Southland lignite processing plan under fire

At an energy seminar in Dunedin, Parliamentary Commissioner for the Environment Dr Jan Wright...
At an energy seminar in Dunedin, Parliamentary Commissioner for the Environment Dr Jan Wright speaks against the use of Southland lignite. Photo by Peter McIntosh.
Should Southland lignite reserves be used to create fuel and fertiliser, or will converting the low-grade coal to something more useful create more environmental harm than good?

That was one of the questions pondered at an energy seminar in Dunedin yesterday.

Solid Energy wants to build a small plant near Mataura to turn lignite into higher-grade fuel briquettes. Solid Energy and other companies are also investigating lignite-to-diesel and lignite-to-nitrogen fertiliser conversion plants.

Parliamentary Commissioner for the Environment Dr Jan Wright, who is is already on record as opposing the use of lignite, said at the forum lignite had been described as having "the energy content of cow dung" and unacceptably large amounts of climate-warming carbon could be emitted from lignite conversion plants.

New Zealand was on track to miss its Copenhagen greenhouse gas reduction pledge "by a country mile", she said.

"Instead of [being] below, we are expected to be 30% above 1990 levels. That's a gap of about 27 million tonnes of CO2 equivalent a year."

The lignite-to-diesel plant planned by Solid Energy would increase the size of the gap by 20%, she said, with the gap increasing to 50% if a second lignite-to-diesel plant planned by L and M Mining went ahead.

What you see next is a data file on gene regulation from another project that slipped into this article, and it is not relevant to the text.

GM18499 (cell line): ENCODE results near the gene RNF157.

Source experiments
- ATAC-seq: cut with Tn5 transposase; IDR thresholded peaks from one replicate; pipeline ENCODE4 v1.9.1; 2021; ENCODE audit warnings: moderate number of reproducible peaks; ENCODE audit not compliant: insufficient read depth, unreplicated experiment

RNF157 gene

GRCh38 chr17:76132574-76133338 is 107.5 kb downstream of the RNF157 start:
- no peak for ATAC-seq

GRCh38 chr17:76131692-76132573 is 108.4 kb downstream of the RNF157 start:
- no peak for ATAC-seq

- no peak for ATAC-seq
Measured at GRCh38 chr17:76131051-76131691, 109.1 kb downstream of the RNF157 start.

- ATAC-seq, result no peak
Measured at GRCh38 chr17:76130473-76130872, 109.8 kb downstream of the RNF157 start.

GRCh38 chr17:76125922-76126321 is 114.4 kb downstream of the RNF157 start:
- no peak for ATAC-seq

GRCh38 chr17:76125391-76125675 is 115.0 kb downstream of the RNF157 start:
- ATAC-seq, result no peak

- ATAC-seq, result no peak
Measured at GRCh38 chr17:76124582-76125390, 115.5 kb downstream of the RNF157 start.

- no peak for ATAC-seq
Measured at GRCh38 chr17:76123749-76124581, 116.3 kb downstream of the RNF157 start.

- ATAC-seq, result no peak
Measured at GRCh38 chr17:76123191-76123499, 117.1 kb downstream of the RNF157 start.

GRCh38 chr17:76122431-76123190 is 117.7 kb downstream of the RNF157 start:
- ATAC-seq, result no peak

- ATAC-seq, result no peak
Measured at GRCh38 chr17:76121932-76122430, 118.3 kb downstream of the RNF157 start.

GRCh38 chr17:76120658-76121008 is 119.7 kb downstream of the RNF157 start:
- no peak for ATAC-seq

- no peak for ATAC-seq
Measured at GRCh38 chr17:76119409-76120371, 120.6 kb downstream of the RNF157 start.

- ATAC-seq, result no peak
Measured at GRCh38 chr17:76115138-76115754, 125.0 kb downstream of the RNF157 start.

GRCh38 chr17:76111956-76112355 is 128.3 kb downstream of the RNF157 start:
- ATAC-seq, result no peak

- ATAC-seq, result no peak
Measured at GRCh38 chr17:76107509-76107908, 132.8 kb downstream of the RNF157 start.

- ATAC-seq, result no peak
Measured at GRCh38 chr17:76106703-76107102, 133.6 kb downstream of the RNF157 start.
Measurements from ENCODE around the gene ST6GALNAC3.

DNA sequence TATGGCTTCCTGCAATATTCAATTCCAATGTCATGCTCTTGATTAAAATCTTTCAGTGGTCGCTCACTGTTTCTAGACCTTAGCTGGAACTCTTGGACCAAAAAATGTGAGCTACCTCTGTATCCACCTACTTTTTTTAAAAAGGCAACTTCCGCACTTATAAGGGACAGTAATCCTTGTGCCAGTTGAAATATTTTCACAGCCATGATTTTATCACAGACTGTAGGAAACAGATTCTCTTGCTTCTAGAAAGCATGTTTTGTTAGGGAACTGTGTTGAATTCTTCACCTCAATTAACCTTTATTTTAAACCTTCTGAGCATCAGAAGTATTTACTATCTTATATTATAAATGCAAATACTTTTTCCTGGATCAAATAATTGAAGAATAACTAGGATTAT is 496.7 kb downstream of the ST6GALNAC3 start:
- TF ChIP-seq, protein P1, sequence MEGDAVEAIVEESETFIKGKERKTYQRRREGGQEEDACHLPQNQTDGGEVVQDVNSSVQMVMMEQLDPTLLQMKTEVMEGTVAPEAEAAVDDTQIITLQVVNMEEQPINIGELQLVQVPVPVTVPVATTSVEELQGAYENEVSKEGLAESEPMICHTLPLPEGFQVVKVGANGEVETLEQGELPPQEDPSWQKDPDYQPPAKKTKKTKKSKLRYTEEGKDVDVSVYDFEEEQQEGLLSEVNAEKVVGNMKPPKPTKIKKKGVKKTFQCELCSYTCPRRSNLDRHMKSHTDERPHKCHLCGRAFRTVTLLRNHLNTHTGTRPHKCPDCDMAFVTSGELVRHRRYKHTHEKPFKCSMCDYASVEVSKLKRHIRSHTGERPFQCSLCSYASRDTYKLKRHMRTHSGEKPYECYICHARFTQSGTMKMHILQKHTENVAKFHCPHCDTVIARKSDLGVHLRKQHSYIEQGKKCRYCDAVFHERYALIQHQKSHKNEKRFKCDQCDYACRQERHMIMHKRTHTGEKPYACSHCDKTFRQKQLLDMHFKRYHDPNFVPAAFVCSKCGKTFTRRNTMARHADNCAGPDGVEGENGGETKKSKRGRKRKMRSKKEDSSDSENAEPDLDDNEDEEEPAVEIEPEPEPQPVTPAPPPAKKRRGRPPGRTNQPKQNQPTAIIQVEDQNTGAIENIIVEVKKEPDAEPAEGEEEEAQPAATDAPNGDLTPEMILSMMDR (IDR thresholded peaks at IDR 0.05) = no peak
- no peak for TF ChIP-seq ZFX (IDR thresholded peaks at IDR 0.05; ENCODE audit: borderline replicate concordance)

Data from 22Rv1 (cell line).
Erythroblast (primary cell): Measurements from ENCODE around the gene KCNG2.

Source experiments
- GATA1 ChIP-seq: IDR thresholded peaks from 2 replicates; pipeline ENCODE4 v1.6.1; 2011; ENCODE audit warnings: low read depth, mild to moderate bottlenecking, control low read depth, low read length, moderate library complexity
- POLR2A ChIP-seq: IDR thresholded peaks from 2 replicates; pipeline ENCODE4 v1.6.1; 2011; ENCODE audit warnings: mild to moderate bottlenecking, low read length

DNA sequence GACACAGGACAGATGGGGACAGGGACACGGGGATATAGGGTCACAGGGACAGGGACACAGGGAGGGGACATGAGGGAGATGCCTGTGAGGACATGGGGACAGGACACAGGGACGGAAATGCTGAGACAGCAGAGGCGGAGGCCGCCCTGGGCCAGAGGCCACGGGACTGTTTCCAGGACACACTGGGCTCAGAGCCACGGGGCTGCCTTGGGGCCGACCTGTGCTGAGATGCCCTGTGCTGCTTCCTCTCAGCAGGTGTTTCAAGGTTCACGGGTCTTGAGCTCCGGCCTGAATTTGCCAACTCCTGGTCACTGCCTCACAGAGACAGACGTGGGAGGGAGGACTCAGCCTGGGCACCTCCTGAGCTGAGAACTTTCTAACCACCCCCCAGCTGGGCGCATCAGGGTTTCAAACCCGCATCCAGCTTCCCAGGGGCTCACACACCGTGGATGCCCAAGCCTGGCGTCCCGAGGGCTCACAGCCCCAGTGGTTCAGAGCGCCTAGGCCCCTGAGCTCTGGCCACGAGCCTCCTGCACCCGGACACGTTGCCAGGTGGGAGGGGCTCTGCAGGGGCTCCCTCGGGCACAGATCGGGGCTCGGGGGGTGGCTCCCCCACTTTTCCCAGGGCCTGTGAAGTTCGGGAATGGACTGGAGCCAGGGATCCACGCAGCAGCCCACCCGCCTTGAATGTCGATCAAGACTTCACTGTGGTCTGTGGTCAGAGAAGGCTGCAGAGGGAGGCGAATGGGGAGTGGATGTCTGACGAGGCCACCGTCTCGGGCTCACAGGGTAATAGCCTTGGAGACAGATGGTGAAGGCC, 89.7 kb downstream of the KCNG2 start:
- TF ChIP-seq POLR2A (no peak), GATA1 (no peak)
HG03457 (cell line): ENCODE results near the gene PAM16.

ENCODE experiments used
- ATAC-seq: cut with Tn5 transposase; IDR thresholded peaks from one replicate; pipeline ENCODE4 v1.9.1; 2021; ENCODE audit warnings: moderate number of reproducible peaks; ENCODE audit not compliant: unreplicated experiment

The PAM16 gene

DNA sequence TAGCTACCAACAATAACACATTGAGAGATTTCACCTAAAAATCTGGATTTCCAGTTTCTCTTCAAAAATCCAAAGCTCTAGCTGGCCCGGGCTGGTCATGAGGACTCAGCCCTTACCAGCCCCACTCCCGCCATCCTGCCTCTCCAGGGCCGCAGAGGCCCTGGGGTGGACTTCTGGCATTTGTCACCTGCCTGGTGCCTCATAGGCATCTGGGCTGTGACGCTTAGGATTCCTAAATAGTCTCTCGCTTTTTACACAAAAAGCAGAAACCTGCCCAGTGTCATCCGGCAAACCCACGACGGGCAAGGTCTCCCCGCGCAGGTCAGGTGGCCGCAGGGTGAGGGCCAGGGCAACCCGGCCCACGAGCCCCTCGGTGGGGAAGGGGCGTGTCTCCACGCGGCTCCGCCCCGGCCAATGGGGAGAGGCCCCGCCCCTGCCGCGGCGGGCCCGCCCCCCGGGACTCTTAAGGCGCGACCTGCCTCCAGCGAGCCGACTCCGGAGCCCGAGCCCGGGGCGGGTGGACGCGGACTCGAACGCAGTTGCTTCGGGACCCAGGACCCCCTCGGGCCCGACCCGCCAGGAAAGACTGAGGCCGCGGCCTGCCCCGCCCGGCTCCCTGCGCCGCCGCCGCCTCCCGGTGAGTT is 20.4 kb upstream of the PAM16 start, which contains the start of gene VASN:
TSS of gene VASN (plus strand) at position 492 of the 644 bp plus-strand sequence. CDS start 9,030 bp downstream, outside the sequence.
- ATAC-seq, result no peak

"Yes, we can buy carbon credits offshore to make up the difference. But being so dependent on carbon reductions in other countries is a poor look for a country that brands itself internationally as clean and green." Dr Wright said.

Carbon was being captured at some large plants overseas and either "scrubbed" free of carbon or stored in liquid or solid state.

Dr Wright said she "really hoped" the world could get carbon capture and storage to work but had been told the stream of carbon dioxide was not easy to capture when coal was burned to generate electricity.

Technology such as "gasification" of lignite, tar removal systems and carbon scrubbing was advancing so quickly conversion plants built in Southland would have greatly reduced or negative carbon emissions, Coal Research Ltd chief executive Dr Rob Whitney said.

Dr Whitney, who heads a World Energy Council project looking at energy demand through to 2050, said demand for diesel and other fuels was growing and would continue to grow, fed mainly by the increasing needs of China, India and Africa.

After his presentation, he told the Otago Daily Times he expected low-carbon or zero-carbon lignite conversion technology would become "reasonably economic" in this country within 10 to 20 years and he expected it would be at least 10 years before a lignite conversion plant was built in Southland.

New Zealand could not ignore a lignite resource "in order of magnitude of the Maui gasfield", he said.

"If New Zealand doesn't use it, someone else will."

The seminar was the first of the series organised by the National Energy Research Institute.

About 70 participants had been expected but about half of them, including five speakers, were unable to get to Dunedin after flights were cancelled because of volcanic ash cloud.


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